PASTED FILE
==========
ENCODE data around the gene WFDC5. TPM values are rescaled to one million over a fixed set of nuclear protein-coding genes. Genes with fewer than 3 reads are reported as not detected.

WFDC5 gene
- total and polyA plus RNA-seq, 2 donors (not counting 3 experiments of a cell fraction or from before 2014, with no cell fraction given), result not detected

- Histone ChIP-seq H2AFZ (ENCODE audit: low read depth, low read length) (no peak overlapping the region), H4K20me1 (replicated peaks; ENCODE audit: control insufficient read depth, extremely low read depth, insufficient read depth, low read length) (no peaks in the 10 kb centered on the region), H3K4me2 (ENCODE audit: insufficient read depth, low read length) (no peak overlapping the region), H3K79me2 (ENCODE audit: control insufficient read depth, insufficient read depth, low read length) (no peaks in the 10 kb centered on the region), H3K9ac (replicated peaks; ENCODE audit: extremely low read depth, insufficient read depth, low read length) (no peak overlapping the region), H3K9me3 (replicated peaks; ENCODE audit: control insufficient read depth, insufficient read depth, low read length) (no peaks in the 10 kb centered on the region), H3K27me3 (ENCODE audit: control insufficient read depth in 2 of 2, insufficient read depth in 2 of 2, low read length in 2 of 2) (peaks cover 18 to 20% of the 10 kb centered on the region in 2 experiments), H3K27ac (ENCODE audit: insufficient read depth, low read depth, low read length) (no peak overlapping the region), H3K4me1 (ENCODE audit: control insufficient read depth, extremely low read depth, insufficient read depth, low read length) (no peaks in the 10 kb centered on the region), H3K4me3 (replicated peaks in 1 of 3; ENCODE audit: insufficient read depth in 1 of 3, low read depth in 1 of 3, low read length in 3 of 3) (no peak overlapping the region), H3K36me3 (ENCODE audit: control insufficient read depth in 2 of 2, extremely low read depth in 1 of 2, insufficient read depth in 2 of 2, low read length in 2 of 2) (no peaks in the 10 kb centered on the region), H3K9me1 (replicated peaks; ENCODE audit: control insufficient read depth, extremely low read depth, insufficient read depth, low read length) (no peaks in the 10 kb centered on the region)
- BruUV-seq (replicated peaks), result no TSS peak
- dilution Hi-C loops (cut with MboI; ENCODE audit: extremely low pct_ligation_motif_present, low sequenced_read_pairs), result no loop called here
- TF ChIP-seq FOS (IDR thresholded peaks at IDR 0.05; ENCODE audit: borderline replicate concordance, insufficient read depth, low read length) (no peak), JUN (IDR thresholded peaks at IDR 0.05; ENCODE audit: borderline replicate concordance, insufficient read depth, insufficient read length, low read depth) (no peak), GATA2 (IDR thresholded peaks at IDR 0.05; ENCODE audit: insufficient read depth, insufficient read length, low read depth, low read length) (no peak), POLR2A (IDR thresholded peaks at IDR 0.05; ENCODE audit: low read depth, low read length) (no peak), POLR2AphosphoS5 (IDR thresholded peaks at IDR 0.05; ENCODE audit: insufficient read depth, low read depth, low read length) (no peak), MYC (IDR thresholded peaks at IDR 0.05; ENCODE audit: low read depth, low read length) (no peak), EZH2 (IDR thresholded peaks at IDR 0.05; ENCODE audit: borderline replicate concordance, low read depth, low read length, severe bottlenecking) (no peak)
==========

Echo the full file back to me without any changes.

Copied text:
ENCODE data around the gene WFDC5. TPM values are rescaled to one million over a fixed set of nuclear protein-coding genes. Genes with fewer than 3 reads are reported as not detected.

WFDC5 gene
- total and polyA plus RNA-seq, 2 donors (not counting 3 experiments of a cell fraction or from before 2014, with no cell fraction given), result not detected

- Histone ChIP-seq H2AFZ (ENCODE audit: low read depth, low read length) (no peak overlapping the region), H4K20me1 (replicated peaks; ENCODE audit: control insufficient read depth, extremely low read depth, insufficient read depth, low read length) (no peaks in the 10 kb centered on the region), H3K4me2 (ENCODE audit: insufficient read depth, low read length) (no peak overlapping the region), H3K79me2 (ENCODE audit: control insufficient read depth, insufficient read depth, low read length) (no peaks in the 10 kb centered on the region), H3K9ac (replicated peaks; ENCODE audit: extremely low read depth, insufficient read depth, low read length) (no peak overlapping the region), H3K9me3 (replicated peaks; ENCODE audit: control insufficient read depth, insufficient read depth, low read length) (no peaks in the 10 kb centered on the region), H3K27me3 (ENCODE audit: control insufficient read depth in 2 of 2, insufficient read depth in 2 of 2, low read length in 2 of 2) (peaks cover 18 to 20% of the 10 kb centered on the region in 2 experiments), H3K27ac (ENCODE audit: insufficient read depth, low read depth, low read length) (no peak overlapping the region), H3K4me1 (ENCODE audit: control insufficient read depth, extremely low read depth, insufficient read depth, low read length) (no peaks in the 10 kb centered on the region), H3K4me3 (replicated peaks in 1 of 3; ENCODE audit: insufficient read depth in 1 of 3, low read depth in 1 of 3, low read length in 3 of 3) (no peak overlapping the region), H3K36me3 (ENCODE audit: control insufficient read depth in 2 of 2, extremely low read depth in 1 of 2, insufficient read depth in 2 of 2, low read length in 2 of 2) (no peaks in the 10 kb centered on the region), H3K9me1 (replicated peaks; ENCODE audit: control insufficient read depth, extremely low read depth, insufficient read depth, low read length) (no peaks in the 10 kb centered on the region)
- BruUV-seq (replicated peaks), result no TSS peak
- dilution Hi-C loops (cut with MboI; ENCODE audit: extremely low pct_ligation_motif_present, low sequenced_read_pairs), result no loop called here
- TF ChIP-seq FOS (IDR thresholded peaks at IDR 0.05; ENCODE audit: borderline replicate concordance, insufficient read depth, low read length) (no peak), JUN (IDR thresholded peaks at IDR 0.05; ENCODE audit: borderline replicate concordance, insufficient read depth, insufficient read length, low read depth) (no peak), GATA2 (IDR thresholded peaks at IDR 0.05; ENCODE audit: insufficient read depth, insufficient read length, low read depth, low read length) (no peak), POLR2A (IDR thresholded peaks at IDR 0.05; ENCODE audit: low read depth, low read length) (no peak), POLR2AphosphoS5 (IDR thresholded peaks at IDR 0.05; ENCODE audit: insufficient read depth, low read depth, low read length) (no peak), MYC (IDR thresholded peaks at IDR 0.05; ENCODE audit: low read depth, low read length) (no peak), EZH2 (IDR thresholded peaks at IDR 0.05; ENCODE audit: borderline replicate concordance, low read depth, low read length, severe bottlenecking) (no peak)